City Kicks Off East River Resiliency Project, as Local Activists Step Up Protests

Rendering of East River Park at Delancey Street as envisioned by city planners.
Rendering of East River Park at Delancey Street as envisioned by city planners.
Rendering of East River Park at Delancey Street as envisioned by city planners.

In a press release dated April 15, the mayor stated, “This project will keep generations of New Yorkers safe from extreme weather, coastal storm, and rising sea levels – all while preserving and improving some of our city’s most iconic open spaces.” Almost a decade after Hurricane Sandy, construction is beginning on a 2.4 mile stretch of the East River from East 25th Street to Montgomery Street. It involves demolishing and then rebuilding East River Park at a higher level and creating a system of floodwalls, berms and movable floodgates.

The city is calling the ESCR scheme the, “most ambitious infrastructure and climate justice projects in New York City history” and saying it will, “extend flood protections and improve open spaces for more than 110,000 New Yorkers – including 28,000 public housing residents.”

Construction crews have already begun installing an underground wall of structural sheeting in Stuyvesant Cove Park and will soon begin pile driving for a floodwall. According to the press release, construction in East River Park won’t begin until “later this year.”  The city has committed to keeping about half the park open at any given time.

Jainey Bavishi, director of the Mayor’s Office of Resiliency, referred to ESCR as, “one of the most technically complex resiliency projects anywhere in the world” and asserted, “years of collaboration among the City, community members, and local leaders have enabled this bold and visionary plan, which integrates flood protections seamlessly into New York City’s urban fabric while renewing and strengthening beloved public spaces like East River Park.” In truth, the city abandoned a years long community engagement process and the plan that came out of it, opting for a different approach that included no community input.

During construction, the park will be raised about 8 feet. The newly constructed park will include a new amphitheater, ballfields, tennis courts, soccer and multi-use turf fields, track and field, basketball courts, playground, comfort stations and picnic and barbeque areas. The Tennis House, Track House and 10th Street Comfort Station will  all be rebuilt. The Corlears Hook, Delancey Street, and East 10th Street bridges will be replaced with wider and more accessible entryways. The Houston Street passageway will be redesigned. The greenway running between the park and FDR Drive will  be rebuilt, with a 22-foot wide shared (bike and pedestrian) path. Access to the Corlears Hook and Stuyvesant Cove ferry landings will be maintained throughout construction. The city says the project is expected to be completed in 2025.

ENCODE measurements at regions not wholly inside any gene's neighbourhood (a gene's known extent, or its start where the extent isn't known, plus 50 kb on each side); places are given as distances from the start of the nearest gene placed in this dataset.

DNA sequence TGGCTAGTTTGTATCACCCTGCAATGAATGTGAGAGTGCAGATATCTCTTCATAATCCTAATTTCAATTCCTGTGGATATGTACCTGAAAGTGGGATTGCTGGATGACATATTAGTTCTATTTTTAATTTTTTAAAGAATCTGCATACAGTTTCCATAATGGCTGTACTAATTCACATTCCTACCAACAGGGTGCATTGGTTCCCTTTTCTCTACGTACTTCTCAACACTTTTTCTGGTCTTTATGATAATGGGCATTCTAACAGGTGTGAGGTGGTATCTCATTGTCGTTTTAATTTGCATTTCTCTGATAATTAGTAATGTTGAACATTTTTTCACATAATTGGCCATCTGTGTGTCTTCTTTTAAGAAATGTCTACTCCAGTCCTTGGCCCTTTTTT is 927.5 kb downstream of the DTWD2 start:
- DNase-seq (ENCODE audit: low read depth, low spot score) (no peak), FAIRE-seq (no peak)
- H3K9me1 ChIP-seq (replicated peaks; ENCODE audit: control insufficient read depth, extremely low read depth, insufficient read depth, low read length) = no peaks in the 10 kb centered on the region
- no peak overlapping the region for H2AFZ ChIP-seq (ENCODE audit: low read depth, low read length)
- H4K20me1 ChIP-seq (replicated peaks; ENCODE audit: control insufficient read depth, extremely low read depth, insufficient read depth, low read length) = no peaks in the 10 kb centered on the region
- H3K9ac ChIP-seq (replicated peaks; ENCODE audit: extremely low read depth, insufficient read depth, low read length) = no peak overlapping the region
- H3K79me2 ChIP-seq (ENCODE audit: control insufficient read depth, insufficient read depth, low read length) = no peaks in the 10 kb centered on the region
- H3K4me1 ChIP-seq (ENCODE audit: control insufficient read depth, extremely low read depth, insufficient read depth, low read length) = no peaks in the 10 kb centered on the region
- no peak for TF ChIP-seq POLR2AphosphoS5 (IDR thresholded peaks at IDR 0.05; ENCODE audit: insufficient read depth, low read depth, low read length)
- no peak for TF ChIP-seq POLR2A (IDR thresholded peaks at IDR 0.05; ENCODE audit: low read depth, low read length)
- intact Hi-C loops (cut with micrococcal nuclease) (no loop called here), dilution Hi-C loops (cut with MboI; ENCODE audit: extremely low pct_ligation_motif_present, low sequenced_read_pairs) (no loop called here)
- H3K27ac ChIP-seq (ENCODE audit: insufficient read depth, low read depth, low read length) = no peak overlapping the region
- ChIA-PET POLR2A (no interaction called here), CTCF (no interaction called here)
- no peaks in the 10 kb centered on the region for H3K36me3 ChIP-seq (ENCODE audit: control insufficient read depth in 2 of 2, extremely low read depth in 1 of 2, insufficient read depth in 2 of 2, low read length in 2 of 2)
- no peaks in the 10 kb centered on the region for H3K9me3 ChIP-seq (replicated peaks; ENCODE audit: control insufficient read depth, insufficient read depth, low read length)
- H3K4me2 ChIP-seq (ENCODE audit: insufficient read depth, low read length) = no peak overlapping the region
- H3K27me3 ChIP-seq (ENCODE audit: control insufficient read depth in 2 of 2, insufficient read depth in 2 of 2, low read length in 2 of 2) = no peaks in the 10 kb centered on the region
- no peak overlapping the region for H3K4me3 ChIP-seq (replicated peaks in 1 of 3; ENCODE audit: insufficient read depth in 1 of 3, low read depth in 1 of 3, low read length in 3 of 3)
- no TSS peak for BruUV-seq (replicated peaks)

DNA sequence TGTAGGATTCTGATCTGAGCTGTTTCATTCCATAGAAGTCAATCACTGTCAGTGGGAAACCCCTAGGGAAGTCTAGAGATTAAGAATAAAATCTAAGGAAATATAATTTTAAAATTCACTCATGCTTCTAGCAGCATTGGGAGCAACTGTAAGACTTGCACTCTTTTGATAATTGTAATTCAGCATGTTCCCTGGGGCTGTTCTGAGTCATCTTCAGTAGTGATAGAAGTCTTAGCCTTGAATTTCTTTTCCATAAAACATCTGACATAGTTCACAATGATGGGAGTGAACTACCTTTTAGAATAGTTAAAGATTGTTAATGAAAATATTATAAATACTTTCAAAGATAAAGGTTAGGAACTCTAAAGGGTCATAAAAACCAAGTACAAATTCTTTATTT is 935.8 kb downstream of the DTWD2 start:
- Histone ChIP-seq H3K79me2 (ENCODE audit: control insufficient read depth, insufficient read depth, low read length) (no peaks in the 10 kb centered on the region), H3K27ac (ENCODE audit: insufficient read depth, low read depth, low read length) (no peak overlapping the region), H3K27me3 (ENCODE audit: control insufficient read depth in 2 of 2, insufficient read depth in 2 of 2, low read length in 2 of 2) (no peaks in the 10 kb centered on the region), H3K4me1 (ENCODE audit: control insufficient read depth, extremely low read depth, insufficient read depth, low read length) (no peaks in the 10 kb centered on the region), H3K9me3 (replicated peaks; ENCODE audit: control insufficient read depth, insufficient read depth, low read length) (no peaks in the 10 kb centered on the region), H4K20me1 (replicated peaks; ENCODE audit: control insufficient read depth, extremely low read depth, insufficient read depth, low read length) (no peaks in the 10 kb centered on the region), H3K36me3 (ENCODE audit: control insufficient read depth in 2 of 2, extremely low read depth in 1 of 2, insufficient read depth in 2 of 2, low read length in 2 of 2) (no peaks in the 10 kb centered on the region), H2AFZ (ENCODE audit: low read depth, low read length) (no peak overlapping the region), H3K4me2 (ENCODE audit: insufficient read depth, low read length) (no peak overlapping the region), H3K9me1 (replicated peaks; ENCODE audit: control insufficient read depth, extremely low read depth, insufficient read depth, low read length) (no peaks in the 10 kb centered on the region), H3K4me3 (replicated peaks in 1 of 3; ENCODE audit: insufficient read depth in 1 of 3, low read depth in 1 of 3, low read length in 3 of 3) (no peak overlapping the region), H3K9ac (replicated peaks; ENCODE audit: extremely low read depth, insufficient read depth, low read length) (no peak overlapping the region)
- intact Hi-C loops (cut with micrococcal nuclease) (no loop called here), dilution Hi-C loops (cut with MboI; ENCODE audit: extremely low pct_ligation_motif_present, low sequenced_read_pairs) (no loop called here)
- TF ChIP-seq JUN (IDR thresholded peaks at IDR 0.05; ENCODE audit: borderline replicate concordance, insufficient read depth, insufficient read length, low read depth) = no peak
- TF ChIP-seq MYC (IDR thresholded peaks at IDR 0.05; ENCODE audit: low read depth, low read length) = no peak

City Council Memver Carlina Rivera said, “I’m proud that we are embarking on this first-of-its-kind project that not only protects us from storms and sea level rise, but ensures permanent access to our cherished East River Park where I, as a Lower East Side resident, have so many memories. Climate change projects like ESCR are our generation’s moonshot, our subway system. They’re not going to be easy. But I’m happy that our community stepped up and took the lead on the first major resiliency project in New York City. I look forward to continued work with advocates, the local advisory group we set up, and other officials to ensure this City does right by our neighborhoods with East Side Coastal Resiliency.”  





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The East Side Coastal Resiliency Project is, of course, controversial. The local group, East River Park Action, has been advocating against the current plan for many months. Today (Sunday) they’re holding a big protest, marching from Tompkins Square Park to East River Park. They’re calling for: “a moratorium on the project, a new environmental review, a new flood control plan that preserves our parkland, interim flood protection, transparency, accountability and an open park as the pandemic rages on.”  They’re also calling for a City Council hearing, “on the recently uncovered Value Engineering Study that was the justification for the current destruction.” A somewhat unredacted version of that study was only released after advocates took the city to court. The group is still pursuing its lawsuit against the project.

You can see construction updates here, and also learn more about the project.